Observers submitted account on Venezuelan election|
Gaviria reports "problems of equity" in referendum process
Valter Pecly Moreira, the former head of the OAS mission of electoral observers in Venezuela, and César Gaviria, the Secretary General of the hemispheric organization, presented an oral report on the August 15 recall vote on President Hugo Chávez before the OAS Permanent Council
|César Gaviria, Secretary General of the Organization of American States (OAS), vowed to carefully analyze any claims on electoral irregularities the opposition may submit (Photo: Paulo Pérez Zambrano)|
SARA CAROLINA DIAZ
The mission of international electoral observers of the Organization
of American States (OAS) presented to the OAS Permanent Council
in Washington a report on the August 15 recall vote on President
Hugo Chávez, ratifying the results the National Electoral
Council (CNE) has disclosed, according to which the Venezuelan
President won the election.
"No fraud was committed in the electoral process I witnessed,"
said Valter Pecly Moreira, head of the OAS mission in Venezuela,
when making an oral account on the events that took place
in Venezuela in order to celebrate the August 15 vote.
The OAS Secretary General, César Gaviria, also participated
in the presentation. He indicated that the electoral results
echoed the people's will, but problems of "equity" were detected
during the process.
"When a President in Latin America is running for immediate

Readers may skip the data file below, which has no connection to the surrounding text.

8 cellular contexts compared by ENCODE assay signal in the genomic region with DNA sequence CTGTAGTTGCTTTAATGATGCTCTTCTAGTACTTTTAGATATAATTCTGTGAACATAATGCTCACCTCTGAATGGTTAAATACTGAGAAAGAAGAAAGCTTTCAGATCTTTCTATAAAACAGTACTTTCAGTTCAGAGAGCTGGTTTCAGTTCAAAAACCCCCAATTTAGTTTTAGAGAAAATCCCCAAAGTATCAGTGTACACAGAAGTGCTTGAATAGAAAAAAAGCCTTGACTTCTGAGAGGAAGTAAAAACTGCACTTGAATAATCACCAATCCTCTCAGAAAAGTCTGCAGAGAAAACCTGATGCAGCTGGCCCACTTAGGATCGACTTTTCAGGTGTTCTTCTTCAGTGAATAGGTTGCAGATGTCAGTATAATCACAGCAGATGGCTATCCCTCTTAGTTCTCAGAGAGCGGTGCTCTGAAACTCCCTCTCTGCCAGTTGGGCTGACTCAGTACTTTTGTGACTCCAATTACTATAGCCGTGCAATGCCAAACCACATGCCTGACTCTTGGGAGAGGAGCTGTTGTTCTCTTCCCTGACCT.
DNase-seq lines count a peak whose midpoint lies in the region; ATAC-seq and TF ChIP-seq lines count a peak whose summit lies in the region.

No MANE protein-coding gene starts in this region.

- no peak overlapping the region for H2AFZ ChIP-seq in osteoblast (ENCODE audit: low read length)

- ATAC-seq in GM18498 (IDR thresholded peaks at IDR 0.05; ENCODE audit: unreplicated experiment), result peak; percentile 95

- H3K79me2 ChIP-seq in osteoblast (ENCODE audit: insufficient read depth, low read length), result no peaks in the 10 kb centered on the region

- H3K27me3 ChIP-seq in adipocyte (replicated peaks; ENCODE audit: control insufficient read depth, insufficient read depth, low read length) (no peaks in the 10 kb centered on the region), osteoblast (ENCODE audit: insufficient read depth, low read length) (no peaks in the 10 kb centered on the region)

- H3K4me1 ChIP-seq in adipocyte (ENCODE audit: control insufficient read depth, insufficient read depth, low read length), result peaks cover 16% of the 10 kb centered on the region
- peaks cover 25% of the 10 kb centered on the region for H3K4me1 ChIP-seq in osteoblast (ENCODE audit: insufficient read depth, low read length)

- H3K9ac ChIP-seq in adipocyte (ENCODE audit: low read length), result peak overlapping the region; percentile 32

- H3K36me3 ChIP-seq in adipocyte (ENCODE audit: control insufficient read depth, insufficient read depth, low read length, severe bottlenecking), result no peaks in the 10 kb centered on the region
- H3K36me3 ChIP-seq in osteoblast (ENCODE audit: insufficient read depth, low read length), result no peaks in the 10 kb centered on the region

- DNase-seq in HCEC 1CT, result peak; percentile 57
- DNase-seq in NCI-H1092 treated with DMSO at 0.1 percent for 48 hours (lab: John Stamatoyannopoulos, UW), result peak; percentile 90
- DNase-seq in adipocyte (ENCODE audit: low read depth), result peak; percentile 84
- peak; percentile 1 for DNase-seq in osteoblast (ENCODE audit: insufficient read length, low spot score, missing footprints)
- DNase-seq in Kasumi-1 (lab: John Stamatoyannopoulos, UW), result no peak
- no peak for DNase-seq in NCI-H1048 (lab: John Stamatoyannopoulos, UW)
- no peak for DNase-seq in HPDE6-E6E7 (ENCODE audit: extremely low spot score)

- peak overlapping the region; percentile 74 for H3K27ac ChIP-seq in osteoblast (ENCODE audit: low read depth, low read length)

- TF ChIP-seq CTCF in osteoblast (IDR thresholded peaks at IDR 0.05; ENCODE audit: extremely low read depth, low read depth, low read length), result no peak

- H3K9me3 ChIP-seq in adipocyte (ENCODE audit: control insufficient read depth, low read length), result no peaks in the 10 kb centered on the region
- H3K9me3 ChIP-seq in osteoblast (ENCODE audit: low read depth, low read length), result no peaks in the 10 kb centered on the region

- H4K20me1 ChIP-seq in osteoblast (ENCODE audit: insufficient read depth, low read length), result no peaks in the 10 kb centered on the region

re-election, it is very hard to create conditions for equity.
We have seen this in other countries," he said.
The circumstances in Venezuela are very peculiar, he added,
"as President Chávez had a significant majority in the
Constituent Assembly, and in the processes there is a concentration
of friends of the President, and at the CNE and the Supreme
Tribunal (of Justice) there are people of the parties supporting
him." According to Gaviria, in certain cases, the CNE "ended
up making partisan decisions."
Nevertheless, he claimed that said circumstances do not "vitiate"
the process. "That is a factor in the political game, and
it has consequences that are not very desirable or convenient
During their presentation before the hemispheric organization,
Pecly and Gaviria referred to fraud claims the Venezuelan
opposition has made in connection with the referendum. In
this sense, Gaviria ensured he is to "evaluate carefully"
any evidence Chávez opponents may submit.
Tensions, discussions, and problems
The OAS Secretary General stated that the hardest time OAS
representatives faced in Venezuela was the moment when the
signatures supporting the recall petition were verified.
"Achieving the revoking referendum was no bed of roses. All
kinds of problems emerged, many problems. I even had an argument
with (President Chávez). But, in the end, we managed
to attain an electoral solution," Gaviria explained. He insisted
that OAS faced tensions and even disagreements with the top
electoral body, which made him question the OAS participation
as an international observer in the referendum.
"We had many tensions with the CNE; we had many problems.
That is why the process was delayed for some months. Some
members of the CNE had a very hard stance almost until the
end. They said we were just like the other guests, and therefore
we would only be allowed to visit predetermined places and
would have no chance to implement a quick vote count mechanism,
for they found it unacceptable. Honestly, I even thought we
were not going to be invited (to the referendum), even though
we had accompanied them along the whole process," Gaviria
told the hemispheric forum.
Gaviria, who was a facilitator at the Negotiation and Agreement
Table that operated in Venezuela from November 2002 to May
2003, ensured that the OAS ended up with serious problems
of credibility and relations with both the government and
Translated by Maryflor
Report on Venezuelan referendum delivered to OAS Permanent Council